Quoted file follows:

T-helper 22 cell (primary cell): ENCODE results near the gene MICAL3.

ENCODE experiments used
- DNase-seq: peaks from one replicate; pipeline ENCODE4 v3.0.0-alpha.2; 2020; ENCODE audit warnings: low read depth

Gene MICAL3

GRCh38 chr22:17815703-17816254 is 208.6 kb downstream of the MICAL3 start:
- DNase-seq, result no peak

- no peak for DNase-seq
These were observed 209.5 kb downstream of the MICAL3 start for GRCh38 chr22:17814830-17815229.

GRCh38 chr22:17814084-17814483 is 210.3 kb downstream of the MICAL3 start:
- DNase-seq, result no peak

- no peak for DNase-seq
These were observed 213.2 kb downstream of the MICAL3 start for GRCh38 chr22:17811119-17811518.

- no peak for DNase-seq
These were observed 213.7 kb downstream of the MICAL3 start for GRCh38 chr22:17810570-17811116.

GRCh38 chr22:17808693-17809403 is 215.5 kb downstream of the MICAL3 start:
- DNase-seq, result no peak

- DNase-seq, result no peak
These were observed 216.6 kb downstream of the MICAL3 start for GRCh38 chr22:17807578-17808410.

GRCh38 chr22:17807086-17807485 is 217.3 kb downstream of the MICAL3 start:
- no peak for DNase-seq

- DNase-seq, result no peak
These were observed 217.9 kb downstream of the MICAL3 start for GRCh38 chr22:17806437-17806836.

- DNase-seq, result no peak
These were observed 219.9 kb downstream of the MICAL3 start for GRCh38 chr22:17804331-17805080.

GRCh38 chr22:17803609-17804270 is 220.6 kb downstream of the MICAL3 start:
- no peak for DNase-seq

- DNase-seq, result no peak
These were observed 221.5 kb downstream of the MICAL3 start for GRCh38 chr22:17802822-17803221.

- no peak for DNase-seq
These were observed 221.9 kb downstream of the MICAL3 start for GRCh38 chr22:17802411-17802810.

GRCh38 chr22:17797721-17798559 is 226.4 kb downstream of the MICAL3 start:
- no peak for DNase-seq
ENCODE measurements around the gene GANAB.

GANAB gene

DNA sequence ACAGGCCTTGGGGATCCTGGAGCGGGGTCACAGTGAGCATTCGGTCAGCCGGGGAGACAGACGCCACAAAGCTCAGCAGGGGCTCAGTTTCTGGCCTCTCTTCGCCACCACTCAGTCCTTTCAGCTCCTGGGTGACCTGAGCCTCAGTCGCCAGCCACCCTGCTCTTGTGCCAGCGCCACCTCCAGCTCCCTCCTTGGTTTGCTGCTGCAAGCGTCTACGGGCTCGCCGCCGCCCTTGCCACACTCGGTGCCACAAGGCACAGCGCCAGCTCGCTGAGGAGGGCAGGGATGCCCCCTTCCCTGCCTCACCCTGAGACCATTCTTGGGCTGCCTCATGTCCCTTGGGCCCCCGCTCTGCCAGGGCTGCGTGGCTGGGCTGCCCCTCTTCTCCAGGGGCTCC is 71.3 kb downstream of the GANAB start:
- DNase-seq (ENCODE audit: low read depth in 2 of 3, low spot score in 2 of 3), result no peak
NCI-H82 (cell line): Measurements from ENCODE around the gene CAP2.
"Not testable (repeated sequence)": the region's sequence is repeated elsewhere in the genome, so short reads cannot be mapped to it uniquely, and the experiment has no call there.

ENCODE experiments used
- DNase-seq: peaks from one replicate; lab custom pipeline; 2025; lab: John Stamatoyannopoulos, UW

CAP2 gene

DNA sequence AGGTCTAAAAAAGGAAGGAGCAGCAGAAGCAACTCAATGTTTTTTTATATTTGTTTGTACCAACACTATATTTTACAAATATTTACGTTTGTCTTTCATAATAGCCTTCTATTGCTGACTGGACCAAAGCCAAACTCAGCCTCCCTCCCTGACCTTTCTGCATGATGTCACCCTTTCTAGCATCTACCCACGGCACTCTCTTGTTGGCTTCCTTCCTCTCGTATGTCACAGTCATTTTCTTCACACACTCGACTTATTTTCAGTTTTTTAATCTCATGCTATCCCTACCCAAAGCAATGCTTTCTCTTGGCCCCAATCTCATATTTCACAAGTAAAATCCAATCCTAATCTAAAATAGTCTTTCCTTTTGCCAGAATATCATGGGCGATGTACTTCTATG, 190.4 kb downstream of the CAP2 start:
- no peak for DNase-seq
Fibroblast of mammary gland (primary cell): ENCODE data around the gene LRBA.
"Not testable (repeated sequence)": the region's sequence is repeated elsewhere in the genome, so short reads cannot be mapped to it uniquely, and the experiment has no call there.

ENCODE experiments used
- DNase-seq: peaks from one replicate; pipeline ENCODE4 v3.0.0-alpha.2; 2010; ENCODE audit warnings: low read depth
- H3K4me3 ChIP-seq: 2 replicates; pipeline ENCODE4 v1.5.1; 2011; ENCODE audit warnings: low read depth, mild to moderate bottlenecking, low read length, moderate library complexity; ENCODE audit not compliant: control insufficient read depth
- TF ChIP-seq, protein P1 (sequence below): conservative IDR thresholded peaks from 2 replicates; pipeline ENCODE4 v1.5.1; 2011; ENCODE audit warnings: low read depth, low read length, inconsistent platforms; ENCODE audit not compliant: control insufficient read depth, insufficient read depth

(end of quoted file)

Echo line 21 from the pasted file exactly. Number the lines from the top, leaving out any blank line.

- DNase-seq, result no peak